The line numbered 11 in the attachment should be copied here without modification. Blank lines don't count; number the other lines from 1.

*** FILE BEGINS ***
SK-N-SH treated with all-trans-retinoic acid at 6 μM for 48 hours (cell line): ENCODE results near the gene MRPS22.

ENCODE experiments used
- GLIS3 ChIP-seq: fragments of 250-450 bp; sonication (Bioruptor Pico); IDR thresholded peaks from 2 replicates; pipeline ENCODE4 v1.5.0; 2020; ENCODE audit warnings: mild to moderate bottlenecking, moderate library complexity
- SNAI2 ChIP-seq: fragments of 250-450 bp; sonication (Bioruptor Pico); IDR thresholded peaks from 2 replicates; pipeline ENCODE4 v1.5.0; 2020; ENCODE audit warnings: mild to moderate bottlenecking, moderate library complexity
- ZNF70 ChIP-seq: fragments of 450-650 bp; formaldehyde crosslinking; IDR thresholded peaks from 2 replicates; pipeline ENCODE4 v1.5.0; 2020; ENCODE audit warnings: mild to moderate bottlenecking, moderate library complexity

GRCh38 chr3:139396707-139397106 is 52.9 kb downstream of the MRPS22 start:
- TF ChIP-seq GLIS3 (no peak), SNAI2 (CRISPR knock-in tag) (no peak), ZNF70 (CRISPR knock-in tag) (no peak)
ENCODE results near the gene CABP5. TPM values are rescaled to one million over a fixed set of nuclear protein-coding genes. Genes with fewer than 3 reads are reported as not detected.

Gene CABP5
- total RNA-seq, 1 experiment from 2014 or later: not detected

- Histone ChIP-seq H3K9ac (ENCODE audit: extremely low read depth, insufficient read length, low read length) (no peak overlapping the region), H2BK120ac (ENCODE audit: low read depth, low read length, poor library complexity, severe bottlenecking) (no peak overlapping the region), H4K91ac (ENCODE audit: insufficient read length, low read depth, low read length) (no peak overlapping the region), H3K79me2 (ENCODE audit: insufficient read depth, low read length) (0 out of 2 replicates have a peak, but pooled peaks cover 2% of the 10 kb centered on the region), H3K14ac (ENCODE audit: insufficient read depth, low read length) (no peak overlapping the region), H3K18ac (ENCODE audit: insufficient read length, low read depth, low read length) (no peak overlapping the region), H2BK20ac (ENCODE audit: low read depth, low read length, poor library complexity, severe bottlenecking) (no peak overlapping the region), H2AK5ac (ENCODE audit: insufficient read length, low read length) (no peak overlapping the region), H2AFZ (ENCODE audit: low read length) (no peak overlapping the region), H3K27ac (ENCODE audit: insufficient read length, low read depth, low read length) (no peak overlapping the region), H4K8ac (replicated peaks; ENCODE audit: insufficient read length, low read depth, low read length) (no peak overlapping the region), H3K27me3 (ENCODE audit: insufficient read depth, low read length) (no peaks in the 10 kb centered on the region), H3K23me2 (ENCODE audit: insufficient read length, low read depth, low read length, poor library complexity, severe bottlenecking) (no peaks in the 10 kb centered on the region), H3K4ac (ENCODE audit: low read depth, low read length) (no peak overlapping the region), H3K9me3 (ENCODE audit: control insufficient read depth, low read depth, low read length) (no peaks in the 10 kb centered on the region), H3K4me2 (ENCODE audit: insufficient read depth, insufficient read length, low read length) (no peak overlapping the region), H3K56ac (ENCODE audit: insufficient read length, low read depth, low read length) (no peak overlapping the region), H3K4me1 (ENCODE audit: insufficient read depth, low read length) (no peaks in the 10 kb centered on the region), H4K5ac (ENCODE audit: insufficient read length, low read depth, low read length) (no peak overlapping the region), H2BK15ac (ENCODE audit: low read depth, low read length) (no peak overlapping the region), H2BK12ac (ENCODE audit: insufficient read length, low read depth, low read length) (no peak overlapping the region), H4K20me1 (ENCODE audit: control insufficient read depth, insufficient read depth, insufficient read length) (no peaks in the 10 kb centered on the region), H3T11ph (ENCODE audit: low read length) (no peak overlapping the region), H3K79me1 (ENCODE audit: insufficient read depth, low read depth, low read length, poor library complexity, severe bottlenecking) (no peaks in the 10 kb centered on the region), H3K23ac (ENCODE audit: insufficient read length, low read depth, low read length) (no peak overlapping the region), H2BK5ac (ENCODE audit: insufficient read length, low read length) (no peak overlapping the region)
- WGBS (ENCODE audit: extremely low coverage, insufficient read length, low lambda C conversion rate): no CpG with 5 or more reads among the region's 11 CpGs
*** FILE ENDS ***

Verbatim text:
- Histone ChIP-seq H3K9ac (ENCODE audit: extremely low read depth, insufficient read length, low read length) (no peak overlapping the region), H2BK120ac (ENCODE audit: low read depth, low read length, poor library complexity, severe bottlenecking) (no peak overlapping the region), H4K91ac (ENCODE audit: insufficient read length, low read depth, low read length) (no peak overlapping the region), H3K79me2 (ENCODE audit: insufficient read depth, low read length) (0 out of 2 replicates have a peak, but pooled peaks cover 2% of the 10 kb centered on the region), H3K14ac (ENCODE audit: insufficient read depth, low read length) (no peak overlapping the region), H3K18ac (ENCODE audit: insufficient read length, low read depth, low read length) (no peak overlapping the region), H2BK20ac (ENCODE audit: low read depth, low read length, poor library complexity, severe bottlenecking) (no peak overlapping the region), H2AK5ac (ENCODE audit: insufficient read length, low read length) (no peak overlapping the region), H2AFZ (ENCODE audit: low read length) (no peak overlapping the region), H3K27ac (ENCODE audit: insufficient read length, low read depth, low read length) (no peak overlapping the region), H4K8ac (replicated peaks; ENCODE audit: insufficient read length, low read depth, low read length) (no peak overlapping the region), H3K27me3 (ENCODE audit: insufficient read depth, low read length) (no peaks in the 10 kb centered on the region), H3K23me2 (ENCODE audit: insufficient read length, low read depth, low read length, poor library complexity, severe bottlenecking) (no peaks in the 10 kb centered on the region), H3K4ac (ENCODE audit: low read depth, low read length) (no peak overlapping the region), H3K9me3 (ENCODE audit: control insufficient read depth, low read depth, low read length) (no peaks in the 10 kb centered on the region), H3K4me2 (ENCODE audit: insufficient read depth, insufficient read length, low read length) (no peak overlapping the region), H3K56ac (ENCODE audit: insufficient read length, low read depth, low read length) (no peak overlapping the region), H3K4me1 (ENCODE audit: insufficient read depth, low read length) (no peaks in the 10 kb centered on the region), H4K5ac (ENCODE audit: insufficient read length, low read depth, low read length) (no peak overlapping the region), H2BK15ac (ENCODE audit: low read depth, low read length) (no peak overlapping the region), H2BK12ac (ENCODE audit: insufficient read length, low read depth, low read length) (no peak overlapping the region), H4K20me1 (ENCODE audit: control insufficient read depth, insufficient read depth, insufficient read length) (no peaks in the 10 kb centered on the region), H3T11ph (ENCODE audit: low read length) (no peak overlapping the region), H3K79me1 (ENCODE audit: insufficient read depth, low read depth, low read length, poor library complexity, severe bottlenecking) (no peaks in the 10 kb centered on the region), H3K23ac (ENCODE audit: insufficient read length, low read depth, low read length) (no peak overlapping the region), H2BK5ac (ENCODE audit: insufficient read length, low read length) (no peak overlapping the region)